Toyota, the world's largest automaker, sold more cars in 2023 than ever before, but electric vehicles had a minimal impact on the increase. Of the total 11,233,039 vehicles delivered by the Japanese conglomerate, only 104,018 were electric vehicles.
Toyota President Akio Toyoda is reluctant to rely solely on electricity
In a speech to 200 company executives and managers, Toyota President Akio Toyoda confirmed plans for a combustion engine development project. The statement is in line with an announcement made at this year’s Tokyo Auto Salon, where the Toyota boss took the opportunity to tell everyone that the automaker will continue to produce combustion engines.
Most customers buy combustion cars
During the meeting, Toyoda expressed his belief that battery electric vehicles will never exceed a market share of 30%, regardless of technological advances. As a result, the remaining 70% will be represented by gasoline cars, hybrids, and fuel cell electric vehicles. The head of the world’s largest automaker also mentioned that hydrogen-powered engines could potentially offer a solution.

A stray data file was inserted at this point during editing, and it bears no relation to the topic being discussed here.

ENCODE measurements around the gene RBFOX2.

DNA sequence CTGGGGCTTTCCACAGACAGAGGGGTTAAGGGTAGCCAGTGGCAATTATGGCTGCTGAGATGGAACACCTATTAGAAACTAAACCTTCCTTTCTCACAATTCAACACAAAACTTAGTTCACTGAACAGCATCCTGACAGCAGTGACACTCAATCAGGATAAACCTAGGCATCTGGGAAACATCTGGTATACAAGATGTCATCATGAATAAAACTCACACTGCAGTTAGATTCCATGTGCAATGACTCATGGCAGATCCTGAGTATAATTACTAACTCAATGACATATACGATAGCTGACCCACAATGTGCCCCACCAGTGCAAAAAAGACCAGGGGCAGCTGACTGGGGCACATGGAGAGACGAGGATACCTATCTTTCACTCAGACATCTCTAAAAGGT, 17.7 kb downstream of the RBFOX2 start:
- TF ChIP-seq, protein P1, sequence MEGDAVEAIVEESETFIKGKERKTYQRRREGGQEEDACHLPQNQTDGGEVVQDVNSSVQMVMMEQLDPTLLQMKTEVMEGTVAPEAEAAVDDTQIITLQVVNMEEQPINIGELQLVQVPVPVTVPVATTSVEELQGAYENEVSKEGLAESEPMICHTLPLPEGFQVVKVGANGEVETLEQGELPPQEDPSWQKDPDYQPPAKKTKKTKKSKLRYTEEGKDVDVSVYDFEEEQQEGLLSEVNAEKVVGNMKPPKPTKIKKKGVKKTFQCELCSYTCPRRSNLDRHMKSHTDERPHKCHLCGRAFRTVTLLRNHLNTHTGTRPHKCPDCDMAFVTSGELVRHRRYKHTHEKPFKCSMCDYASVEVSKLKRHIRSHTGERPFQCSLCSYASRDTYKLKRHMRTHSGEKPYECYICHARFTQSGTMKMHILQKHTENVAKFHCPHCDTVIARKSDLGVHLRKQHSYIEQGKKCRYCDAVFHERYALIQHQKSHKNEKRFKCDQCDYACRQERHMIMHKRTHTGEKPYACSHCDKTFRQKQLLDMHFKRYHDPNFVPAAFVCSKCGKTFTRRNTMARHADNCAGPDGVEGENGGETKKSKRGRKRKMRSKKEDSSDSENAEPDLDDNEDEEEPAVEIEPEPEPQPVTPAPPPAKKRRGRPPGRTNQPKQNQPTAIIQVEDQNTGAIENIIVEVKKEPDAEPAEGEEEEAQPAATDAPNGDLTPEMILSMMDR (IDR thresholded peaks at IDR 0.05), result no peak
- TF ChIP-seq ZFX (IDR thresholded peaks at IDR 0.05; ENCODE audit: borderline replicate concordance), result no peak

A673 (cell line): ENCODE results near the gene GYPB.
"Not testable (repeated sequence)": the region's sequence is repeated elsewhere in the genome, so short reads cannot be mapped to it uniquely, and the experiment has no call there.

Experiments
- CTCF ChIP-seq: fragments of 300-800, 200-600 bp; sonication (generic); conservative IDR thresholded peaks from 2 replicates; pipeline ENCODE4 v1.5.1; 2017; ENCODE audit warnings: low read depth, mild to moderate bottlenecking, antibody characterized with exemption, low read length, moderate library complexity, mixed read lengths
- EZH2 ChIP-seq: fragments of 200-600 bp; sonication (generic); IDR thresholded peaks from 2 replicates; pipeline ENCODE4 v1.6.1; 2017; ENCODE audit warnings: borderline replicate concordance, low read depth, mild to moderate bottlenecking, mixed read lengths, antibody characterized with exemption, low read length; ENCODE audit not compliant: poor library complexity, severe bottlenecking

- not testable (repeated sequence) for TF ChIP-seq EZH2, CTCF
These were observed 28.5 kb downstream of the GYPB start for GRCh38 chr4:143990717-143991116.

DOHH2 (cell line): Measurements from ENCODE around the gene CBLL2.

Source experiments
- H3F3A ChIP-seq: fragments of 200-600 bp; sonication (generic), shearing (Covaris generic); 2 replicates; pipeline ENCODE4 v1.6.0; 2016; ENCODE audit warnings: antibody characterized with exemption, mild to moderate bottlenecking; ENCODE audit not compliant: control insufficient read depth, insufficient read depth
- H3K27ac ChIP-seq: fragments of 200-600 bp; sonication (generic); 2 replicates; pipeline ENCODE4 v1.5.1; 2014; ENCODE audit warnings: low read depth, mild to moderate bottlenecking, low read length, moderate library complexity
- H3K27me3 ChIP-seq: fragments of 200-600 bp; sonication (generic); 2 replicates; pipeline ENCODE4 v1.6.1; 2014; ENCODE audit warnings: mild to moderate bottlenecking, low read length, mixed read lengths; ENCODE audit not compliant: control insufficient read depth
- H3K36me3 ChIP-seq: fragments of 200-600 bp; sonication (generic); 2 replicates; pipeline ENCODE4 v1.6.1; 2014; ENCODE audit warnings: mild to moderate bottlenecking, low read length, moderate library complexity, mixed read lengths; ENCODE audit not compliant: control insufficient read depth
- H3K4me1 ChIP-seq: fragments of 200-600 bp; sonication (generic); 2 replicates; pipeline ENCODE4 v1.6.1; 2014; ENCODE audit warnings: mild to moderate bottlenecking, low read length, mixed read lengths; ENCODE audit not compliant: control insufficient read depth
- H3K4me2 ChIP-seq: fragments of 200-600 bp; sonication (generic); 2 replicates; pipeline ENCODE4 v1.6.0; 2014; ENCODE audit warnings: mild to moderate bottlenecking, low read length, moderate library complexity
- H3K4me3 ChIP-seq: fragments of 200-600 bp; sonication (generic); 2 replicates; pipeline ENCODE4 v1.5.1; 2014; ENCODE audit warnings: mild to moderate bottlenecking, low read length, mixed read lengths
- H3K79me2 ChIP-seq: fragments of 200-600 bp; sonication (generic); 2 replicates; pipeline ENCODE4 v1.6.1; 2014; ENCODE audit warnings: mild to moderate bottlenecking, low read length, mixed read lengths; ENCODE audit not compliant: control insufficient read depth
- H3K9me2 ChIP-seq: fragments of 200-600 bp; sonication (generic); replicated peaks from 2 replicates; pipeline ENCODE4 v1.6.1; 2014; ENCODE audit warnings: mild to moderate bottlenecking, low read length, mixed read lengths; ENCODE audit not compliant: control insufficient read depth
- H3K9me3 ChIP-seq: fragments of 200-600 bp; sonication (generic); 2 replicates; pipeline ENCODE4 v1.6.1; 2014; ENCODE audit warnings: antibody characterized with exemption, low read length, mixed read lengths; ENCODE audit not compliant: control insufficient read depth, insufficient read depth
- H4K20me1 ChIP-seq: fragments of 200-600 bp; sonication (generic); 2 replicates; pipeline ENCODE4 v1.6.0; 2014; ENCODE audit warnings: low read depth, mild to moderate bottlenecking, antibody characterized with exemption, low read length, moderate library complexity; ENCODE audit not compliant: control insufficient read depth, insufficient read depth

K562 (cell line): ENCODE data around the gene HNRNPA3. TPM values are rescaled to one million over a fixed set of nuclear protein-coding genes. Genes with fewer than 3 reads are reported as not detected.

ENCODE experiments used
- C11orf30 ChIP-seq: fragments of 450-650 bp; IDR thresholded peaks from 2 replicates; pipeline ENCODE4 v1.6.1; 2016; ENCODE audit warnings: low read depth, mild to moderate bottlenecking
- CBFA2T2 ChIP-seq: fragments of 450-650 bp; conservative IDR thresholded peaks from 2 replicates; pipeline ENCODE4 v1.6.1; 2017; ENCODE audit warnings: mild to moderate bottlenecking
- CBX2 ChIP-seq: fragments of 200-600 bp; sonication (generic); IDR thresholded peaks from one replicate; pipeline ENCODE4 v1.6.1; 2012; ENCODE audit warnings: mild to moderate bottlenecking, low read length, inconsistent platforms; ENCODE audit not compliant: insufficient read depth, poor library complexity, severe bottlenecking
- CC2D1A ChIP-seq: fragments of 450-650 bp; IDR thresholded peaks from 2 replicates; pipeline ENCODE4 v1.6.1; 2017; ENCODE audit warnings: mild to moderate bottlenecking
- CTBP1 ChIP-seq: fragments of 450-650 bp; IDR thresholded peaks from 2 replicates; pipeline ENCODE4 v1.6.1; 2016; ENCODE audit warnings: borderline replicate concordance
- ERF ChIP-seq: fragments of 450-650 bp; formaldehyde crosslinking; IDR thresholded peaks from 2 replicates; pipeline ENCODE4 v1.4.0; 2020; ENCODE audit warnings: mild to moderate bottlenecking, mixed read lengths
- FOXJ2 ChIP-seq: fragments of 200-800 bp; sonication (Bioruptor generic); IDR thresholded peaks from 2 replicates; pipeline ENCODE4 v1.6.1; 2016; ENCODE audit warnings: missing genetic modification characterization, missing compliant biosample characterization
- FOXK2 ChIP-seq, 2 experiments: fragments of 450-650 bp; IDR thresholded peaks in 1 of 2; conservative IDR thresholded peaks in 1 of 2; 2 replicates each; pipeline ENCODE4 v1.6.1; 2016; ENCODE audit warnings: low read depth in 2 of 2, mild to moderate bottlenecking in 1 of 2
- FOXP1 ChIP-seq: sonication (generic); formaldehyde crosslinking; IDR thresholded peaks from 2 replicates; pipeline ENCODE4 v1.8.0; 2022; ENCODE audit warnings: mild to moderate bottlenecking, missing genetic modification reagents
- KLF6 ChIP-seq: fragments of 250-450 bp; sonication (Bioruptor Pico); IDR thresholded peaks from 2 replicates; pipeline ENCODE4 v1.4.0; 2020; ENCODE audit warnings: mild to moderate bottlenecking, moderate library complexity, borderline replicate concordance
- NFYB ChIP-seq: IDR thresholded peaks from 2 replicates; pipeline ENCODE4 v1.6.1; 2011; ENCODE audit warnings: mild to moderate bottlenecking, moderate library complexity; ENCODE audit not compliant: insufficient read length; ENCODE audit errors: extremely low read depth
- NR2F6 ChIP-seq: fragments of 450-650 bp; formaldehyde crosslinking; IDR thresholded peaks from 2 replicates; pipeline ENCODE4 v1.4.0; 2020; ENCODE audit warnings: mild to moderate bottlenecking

Akio Toyoda also focused on job security
“If we move quickly to battery electric vehicles, I’m sure the 5.5 million people in the Japanese automotive industry who have spent their lives working on engines will start to ask themselves, ‘What was it all for?’ Some of our engine parts suppliers today can’t even get banks to lend them money.”
Is Toyota going against the grain or is caution in order?
Toyota sees things differently, believing that battery electric vehicles cannot be the only solution to achieving carbon neutrality. Akio Toyoda mentioned that the charging infrastructure is nowhere near ready and pointed out that there are a billion people worldwide without access to electricity. Given that Toyota sells cars in these regions, it would make no sense to focus solely on electric vehicle production.